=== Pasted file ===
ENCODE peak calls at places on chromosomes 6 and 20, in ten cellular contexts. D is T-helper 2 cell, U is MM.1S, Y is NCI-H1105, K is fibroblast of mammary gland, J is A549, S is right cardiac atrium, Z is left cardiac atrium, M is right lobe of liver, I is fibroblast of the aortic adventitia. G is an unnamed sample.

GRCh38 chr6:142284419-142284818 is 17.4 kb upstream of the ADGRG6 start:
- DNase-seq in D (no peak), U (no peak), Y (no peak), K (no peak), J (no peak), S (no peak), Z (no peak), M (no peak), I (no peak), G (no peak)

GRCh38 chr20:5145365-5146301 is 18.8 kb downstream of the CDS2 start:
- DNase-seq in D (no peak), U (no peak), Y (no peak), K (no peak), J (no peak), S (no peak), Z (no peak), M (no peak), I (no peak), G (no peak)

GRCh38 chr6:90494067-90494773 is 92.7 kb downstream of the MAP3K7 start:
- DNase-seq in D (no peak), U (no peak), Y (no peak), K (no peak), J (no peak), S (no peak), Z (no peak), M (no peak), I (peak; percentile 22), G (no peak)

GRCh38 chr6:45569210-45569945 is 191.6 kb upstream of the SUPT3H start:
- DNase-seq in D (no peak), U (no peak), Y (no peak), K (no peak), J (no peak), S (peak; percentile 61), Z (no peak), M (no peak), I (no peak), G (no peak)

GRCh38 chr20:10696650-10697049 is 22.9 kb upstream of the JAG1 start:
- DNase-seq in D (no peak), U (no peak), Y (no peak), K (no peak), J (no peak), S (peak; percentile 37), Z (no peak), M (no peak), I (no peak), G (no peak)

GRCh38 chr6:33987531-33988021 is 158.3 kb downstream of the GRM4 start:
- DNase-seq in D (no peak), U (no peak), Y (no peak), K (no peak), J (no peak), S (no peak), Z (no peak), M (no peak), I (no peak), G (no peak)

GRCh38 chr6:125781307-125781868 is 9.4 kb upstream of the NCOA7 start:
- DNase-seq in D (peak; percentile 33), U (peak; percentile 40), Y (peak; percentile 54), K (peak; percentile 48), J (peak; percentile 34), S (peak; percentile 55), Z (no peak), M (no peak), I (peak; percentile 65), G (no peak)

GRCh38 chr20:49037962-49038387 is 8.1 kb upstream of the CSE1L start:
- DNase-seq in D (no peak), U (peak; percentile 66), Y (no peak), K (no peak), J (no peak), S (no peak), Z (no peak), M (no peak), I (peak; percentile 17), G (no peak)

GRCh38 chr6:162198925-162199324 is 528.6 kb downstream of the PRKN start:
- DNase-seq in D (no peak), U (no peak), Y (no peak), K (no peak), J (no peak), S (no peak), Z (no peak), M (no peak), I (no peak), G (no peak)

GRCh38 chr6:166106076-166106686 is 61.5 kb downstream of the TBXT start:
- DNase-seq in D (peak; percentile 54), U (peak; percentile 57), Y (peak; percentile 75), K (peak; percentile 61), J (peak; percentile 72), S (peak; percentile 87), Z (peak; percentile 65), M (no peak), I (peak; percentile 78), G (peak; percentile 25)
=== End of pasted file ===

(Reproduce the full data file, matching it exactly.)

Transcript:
ENCODE peak calls at places on chromosomes 6 and 20, in ten cellular contexts. D is T-helper 2 cell, U is MM.1S, Y is NCI-H1105, K is fibroblast of mammary gland, J is A549, S is right cardiac atrium, Z is left cardiac atrium, M is right lobe of liver, I is fibroblast of the aortic adventitia. G is an unnamed sample.

GRCh38 chr6:142284419-142284818 is 17.4 kb upstream of the ADGRG6 start:
- DNase-seq in D (no peak), U (no peak), Y (no peak), K (no peak), J (no peak), S (no peak), Z (no peak), M (no peak), I (no peak), G (no peak)

GRCh38 chr20:5145365-5146301 is 18.8 kb downstream of the CDS2 start:
- DNase-seq in D (no peak), U (no peak), Y (no peak), K (no peak), J (no peak), S (no peak), Z (no peak), M (no peak), I (no peak), G (no peak)

GRCh38 chr6:90494067-90494773 is 92.7 kb downstream of the MAP3K7 start:
- DNase-seq in D (no peak), U (no peak), Y (no peak), K (no peak), J (no peak), S (no peak), Z (no peak), M (no peak), I (peak; percentile 22), G (no peak)

GRCh38 chr6:45569210-45569945 is 191.6 kb upstream of the SUPT3H start:
- DNase-seq in D (no peak), U (no peak), Y (no peak), K (no peak), J (no peak), S (peak; percentile 61), Z (no peak), M (no peak), I (no peak), G (no peak)

GRCh38 chr20:10696650-10697049 is 22.9 kb upstream of the JAG1 start:
- DNase-seq in D (no peak), U (no peak), Y (no peak), K (no peak), J (no peak), S (peak; percentile 37), Z (no peak), M (no peak), I (no peak), G (no peak)

GRCh38 chr6:33987531-33988021 is 158.3 kb downstream of the GRM4 start:
- DNase-seq in D (no peak), U (no peak), Y (no peak), K (no peak), J (no peak), S (no peak), Z (no peak), M (no peak), I (no peak), G (no peak)

GRCh38 chr6:125781307-125781868 is 9.4 kb upstream of the NCOA7 start:
- DNase-seq in D (peak; percentile 33), U (peak; percentile 40), Y (peak; percentile 54), K (peak; percentile 48), J (peak; percentile 34), S (peak; percentile 55), Z (no peak), M (no peak), I (peak; percentile 65), G (no peak)

GRCh38 chr20:49037962-49038387 is 8.1 kb upstream of the CSE1L start:
- DNase-seq in D (no peak), U (peak; percentile 66), Y (no peak), K (no peak), J (no peak), S (no peak), Z (no peak), M (no peak), I (peak; percentile 17), G (no peak)

GRCh38 chr6:162198925-162199324 is 528.6 kb downstream of the PRKN start:
- DNase-seq in D (no peak), U (no peak), Y (no peak), K (no peak), J (no peak), S (no peak), Z (no peak), M (no peak), I (no peak), G (no peak)

GRCh38 chr6:166106076-166106686 is 61.5 kb downstream of the TBXT start:
- DNase-seq in D (peak; percentile 54), U (peak; percentile 57), Y (peak; percentile 75), K (peak; percentile 61), J (peak; percentile 72), S (peak; percentile 87), Z (peak; percentile 65), M (no peak), I (peak; percentile 78), G (peak; percentile 25)